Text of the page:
Also falling under health services is the maintenance of general hygiene and sanitation in the locality. This includes the regulation of public markets, slaughterhouses, and lodging houses, as well as the inspection of meat, poultry and dairy products being sold.

3.   Public Works. Infrastructure facilities intended primarily to service the needs of the residents of the municipality which are funded out of municipal funds including but not limited to, the following: (a) local roads and bridges, (b) school buildings and other facilities for public elementary and secondary schools, (c) clinics, health centers and other health facilities necessary to carry out health services, (d) communal irrigation, small water impounding projects and other similar projects, (e) fish ports, (f) artesian wells and water supply systems, (g) seawalls, dikes, drainage and sewerage, and flood control, (h) traffic signals and road signs, and (i) other similar activities.

The Code is very specific about the limited responsibilities over infrastructure facilities that have been devolved to local governments. LGUs have the say on projects funded out of local funds, and local buildings and facilities, such as town halls, plazas, etc., also become the responsibility of local engineering offices. However, the construction, repair, and maintenance of public schools are to be shouldered by the Department of Education. Also, ensuring the safety of private buildings as well as public infrastructures is part of the public works services expected of local governments.

4.   Public Buildings and Other Facilities. Includes: (a) Municipal buildings; cultural centers; public parks, including freedom parks, playgrounds, and sports facilities and equipment; and other similar facilities, (b) public markets, slaughterhouses, and other municipal enterprises, (c) public cemetery, and (d) sites for police and fire stations and substations and the municipal jail.

5.   Social Welfare and Development. Includes: (a) programs and projects on child and youth welfare, family and community welfare, women’s welfare, welfare of the elderly and disabled persons, (b) community-based rehabilitation programs for vagrants, beggars, street children, scavengers, juvenile delinquents, and victims of drug abuse,(c) livelihood and other pro-poor projects, (d) nutrition services, and (e) family planning services.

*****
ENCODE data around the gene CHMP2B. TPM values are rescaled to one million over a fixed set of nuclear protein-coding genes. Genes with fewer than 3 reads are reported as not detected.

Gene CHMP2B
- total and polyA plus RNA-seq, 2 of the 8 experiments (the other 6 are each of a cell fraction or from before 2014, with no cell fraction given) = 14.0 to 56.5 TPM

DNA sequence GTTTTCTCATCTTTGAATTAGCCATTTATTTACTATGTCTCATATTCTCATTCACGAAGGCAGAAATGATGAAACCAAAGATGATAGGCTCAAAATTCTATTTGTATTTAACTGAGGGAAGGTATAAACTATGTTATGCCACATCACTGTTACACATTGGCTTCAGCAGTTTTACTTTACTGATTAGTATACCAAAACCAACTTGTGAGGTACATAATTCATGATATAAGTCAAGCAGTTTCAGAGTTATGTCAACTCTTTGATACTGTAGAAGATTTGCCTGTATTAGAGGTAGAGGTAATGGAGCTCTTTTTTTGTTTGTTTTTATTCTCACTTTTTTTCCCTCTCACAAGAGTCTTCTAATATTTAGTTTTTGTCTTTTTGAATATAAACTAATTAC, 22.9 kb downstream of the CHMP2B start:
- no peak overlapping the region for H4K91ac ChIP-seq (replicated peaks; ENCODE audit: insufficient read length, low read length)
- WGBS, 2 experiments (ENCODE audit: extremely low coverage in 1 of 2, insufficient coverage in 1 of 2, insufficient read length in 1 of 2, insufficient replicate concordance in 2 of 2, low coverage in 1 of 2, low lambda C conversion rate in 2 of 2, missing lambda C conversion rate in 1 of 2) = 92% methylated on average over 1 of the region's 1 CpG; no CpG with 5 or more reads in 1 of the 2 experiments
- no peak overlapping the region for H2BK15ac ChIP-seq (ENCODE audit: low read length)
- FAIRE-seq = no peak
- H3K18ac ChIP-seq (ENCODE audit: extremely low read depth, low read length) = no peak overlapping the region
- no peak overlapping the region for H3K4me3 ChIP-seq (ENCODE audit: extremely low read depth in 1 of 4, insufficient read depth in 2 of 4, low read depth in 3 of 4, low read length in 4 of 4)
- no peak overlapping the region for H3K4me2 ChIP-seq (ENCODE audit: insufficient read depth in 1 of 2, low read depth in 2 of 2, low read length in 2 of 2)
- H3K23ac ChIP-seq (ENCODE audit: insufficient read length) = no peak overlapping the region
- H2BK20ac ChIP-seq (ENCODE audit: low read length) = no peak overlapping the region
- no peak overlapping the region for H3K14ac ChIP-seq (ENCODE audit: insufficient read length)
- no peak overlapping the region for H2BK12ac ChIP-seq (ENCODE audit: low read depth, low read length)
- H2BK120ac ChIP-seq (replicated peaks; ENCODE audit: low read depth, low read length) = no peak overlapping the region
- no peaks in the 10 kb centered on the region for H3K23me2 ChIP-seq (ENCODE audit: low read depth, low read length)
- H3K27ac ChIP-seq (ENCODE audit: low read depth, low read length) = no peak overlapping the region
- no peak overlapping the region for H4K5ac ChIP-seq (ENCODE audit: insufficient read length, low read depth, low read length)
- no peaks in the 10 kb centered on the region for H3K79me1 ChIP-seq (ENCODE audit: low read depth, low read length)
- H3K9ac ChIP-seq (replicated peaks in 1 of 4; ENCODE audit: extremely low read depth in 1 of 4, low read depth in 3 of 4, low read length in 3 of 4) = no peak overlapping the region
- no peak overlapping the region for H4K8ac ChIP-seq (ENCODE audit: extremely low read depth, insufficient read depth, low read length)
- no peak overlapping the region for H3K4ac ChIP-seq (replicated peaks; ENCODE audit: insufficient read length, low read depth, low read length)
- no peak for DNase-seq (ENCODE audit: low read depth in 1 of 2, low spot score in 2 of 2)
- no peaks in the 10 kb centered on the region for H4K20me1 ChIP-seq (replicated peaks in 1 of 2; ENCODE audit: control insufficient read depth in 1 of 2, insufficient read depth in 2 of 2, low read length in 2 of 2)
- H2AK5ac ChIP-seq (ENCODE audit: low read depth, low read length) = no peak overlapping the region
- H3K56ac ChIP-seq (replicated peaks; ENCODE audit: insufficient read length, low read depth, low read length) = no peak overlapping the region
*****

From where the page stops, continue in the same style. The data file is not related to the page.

Also classified under this sector are programs for poverty alleviation, population development, disaster relief, and those aimed at rebel returnees. Does the municipality where typhoon occurs have a Disaster Preparedness Plan?

6.   Tourism. Tourism facilities and other tourist attractions, including the acquisition of equipment, regulation and supervision of business concessions, and security services for such facilities. The Code, by repealing PD No. 381, has effectively allowed local government to go into tourism development project without having to seek approval from the Philippine Tourism Authority. PTA’s authority is now limited to accrediting facilities covered by development projects undertaken in tourist zones.

7.   Peace and Order. Monitoring the enforcement of laws at the local level. It should be determined what the community’s top security problems are, if these are being adequately addressed and what strategies are being adopted by the local government to combat them. The mayor has operational supervision and control over the PNP units, except during the 30-day period before and after an election.

8.   Other Services and Facilities. Includes (a) solid waste disposal system or environment management system and services, or facilities related to general hygiene and (b) information services, which includes investment and job placement information systems, tax and marketing information systems, and maintenance of a public library.

In the areas of housing, telecommunications, and tourism, local governments play supporting roles to the National Housing Authority, DOTC and Department of Tourism, respectively.